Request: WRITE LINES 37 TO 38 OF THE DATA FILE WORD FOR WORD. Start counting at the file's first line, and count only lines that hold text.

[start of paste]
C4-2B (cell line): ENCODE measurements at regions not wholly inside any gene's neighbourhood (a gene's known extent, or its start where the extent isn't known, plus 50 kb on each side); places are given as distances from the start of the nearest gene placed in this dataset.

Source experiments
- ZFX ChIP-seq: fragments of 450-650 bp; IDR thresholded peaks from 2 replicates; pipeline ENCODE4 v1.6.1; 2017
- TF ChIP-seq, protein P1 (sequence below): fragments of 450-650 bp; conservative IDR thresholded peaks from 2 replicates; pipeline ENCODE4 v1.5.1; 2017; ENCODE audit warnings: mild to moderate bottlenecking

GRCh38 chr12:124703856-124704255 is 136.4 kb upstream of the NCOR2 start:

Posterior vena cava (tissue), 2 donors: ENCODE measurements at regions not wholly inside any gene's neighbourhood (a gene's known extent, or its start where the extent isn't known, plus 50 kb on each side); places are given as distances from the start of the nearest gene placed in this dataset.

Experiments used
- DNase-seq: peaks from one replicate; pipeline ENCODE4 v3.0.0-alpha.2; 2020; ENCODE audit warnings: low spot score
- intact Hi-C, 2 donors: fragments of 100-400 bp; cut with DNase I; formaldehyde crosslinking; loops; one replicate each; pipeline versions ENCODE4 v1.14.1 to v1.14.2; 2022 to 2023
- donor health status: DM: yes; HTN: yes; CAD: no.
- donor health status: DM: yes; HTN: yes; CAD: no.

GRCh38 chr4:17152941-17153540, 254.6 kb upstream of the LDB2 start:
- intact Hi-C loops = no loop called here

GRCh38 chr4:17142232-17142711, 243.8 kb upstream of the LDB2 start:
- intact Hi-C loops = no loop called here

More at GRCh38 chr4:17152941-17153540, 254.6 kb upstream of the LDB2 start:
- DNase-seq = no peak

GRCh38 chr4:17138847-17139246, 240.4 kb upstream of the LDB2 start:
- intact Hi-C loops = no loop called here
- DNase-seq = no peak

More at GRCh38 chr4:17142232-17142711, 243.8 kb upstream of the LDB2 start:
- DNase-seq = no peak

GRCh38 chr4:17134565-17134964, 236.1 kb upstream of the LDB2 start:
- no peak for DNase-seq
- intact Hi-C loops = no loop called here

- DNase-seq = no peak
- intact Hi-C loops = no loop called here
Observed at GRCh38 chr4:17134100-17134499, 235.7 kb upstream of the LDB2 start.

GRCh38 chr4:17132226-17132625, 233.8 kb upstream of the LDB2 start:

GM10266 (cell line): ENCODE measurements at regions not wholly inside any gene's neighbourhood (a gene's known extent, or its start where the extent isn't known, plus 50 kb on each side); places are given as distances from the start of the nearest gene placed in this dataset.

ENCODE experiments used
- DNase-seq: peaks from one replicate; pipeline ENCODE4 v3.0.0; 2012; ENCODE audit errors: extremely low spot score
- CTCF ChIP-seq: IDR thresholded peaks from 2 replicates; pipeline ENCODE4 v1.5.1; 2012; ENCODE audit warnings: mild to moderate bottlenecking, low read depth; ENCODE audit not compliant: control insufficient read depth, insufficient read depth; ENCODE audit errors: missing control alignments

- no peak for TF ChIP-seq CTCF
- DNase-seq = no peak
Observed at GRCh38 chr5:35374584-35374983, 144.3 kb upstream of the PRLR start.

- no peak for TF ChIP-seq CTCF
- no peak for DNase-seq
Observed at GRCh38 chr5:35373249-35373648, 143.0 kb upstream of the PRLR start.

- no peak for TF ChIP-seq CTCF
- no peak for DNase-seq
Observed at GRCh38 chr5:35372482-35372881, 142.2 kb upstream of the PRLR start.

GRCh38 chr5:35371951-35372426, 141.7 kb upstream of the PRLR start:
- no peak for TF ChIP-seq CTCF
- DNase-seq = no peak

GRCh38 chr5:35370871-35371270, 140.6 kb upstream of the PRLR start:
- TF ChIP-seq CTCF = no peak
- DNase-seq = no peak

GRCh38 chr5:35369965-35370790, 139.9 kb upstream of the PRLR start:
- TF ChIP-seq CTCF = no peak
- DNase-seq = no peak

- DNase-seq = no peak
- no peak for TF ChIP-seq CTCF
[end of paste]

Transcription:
- no peak for TF ChIP-seq CTCF
- no peak for DNase-seq